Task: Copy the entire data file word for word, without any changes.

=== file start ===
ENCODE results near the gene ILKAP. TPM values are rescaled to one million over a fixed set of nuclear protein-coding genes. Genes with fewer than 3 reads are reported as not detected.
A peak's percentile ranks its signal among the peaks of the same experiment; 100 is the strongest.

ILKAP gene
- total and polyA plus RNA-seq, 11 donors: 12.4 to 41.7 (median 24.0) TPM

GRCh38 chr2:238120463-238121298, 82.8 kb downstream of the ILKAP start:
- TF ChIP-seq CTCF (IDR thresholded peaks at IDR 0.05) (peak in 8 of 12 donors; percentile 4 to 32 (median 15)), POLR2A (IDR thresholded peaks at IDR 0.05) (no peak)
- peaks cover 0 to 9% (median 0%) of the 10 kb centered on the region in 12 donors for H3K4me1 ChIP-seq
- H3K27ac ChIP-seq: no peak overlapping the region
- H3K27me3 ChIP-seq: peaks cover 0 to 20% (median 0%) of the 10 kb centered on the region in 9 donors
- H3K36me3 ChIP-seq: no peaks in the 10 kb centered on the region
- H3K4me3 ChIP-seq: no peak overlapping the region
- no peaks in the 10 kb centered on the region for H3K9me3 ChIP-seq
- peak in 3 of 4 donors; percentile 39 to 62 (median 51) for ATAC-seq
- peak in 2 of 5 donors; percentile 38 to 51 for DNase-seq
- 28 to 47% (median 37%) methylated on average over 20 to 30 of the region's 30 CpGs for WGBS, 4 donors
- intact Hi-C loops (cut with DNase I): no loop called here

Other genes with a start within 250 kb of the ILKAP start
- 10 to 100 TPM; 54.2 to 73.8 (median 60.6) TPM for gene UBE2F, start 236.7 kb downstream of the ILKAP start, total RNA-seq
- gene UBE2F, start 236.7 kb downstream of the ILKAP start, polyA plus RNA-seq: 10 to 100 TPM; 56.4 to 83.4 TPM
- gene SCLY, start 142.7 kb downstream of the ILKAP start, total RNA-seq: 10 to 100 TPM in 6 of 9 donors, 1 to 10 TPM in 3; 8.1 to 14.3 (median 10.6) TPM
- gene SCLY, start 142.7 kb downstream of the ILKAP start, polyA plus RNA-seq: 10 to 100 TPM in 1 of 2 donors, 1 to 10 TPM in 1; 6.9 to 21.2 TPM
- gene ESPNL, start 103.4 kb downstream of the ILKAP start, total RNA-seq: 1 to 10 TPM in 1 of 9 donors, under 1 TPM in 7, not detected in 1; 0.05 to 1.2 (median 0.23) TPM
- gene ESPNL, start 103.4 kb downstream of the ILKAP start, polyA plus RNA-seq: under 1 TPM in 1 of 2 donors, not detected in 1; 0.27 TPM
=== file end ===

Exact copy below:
ENCODE results near the gene ILKAP. TPM values are rescaled to one million over a fixed set of nuclear protein-coding genes. Genes with fewer than 3 reads are reported as not detected.
A peak's percentile ranks its signal among the peaks of the same experiment; 100 is the strongest.

ILKAP gene
- total and polyA plus RNA-seq, 11 donors: 12.4 to 41.7 (median 24.0) TPM

GRCh38 chr2:238120463-238121298, 82.8 kb downstream of the ILKAP start:
- TF ChIP-seq CTCF (IDR thresholded peaks at IDR 0.05) (peak in 8 of 12 donors; percentile 4 to 32 (median 15)), POLR2A (IDR thresholded peaks at IDR 0.05) (no peak)
- peaks cover 0 to 9% (median 0%) of the 10 kb centered on the region in 12 donors for H3K4me1 ChIP-seq
- H3K27ac ChIP-seq: no peak overlapping the region
- H3K27me3 ChIP-seq: peaks cover 0 to 20% (median 0%) of the 10 kb centered on the region in 9 donors
- H3K36me3 ChIP-seq: no peaks in the 10 kb centered on the region
- H3K4me3 ChIP-seq: no peak overlapping the region
- no peaks in the 10 kb centered on the region for H3K9me3 ChIP-seq
- peak in 3 of 4 donors; percentile 39 to 62 (median 51) for ATAC-seq
- peak in 2 of 5 donors; percentile 38 to 51 for DNase-seq
- 28 to 47% (median 37%) methylated on average over 20 to 30 of the region's 30 CpGs for WGBS, 4 donors
- intact Hi-C loops (cut with DNase I): no loop called here

Other genes with a start within 250 kb of the ILKAP start
- 10 to 100 TPM; 54.2 to 73.8 (median 60.6) TPM for gene UBE2F, start 236.7 kb downstream of the ILKAP start, total RNA-seq
- gene UBE2F, start 236.7 kb downstream of the ILKAP start, polyA plus RNA-seq: 10 to 100 TPM; 56.4 to 83.4 TPM
- gene SCLY, start 142.7 kb downstream of the ILKAP start, total RNA-seq: 10 to 100 TPM in 6 of 9 donors, 1 to 10 TPM in 3; 8.1 to 14.3 (median 10.6) TPM
- gene SCLY, start 142.7 kb downstream of the ILKAP start, polyA plus RNA-seq: 10 to 100 TPM in 1 of 2 donors, 1 to 10 TPM in 1; 6.9 to 21.2 TPM
- gene ESPNL, start 103.4 kb downstream of the ILKAP start, total RNA-seq: 1 to 10 TPM in 1 of 9 donors, under 1 TPM in 7, not detected in 1; 0.05 to 1.2 (median 0.23) TPM
- gene ESPNL, start 103.4 kb downstream of the ILKAP start, polyA plus RNA-seq: under 1 TPM in 1 of 2 donors, not detected in 1; 0.27 TPM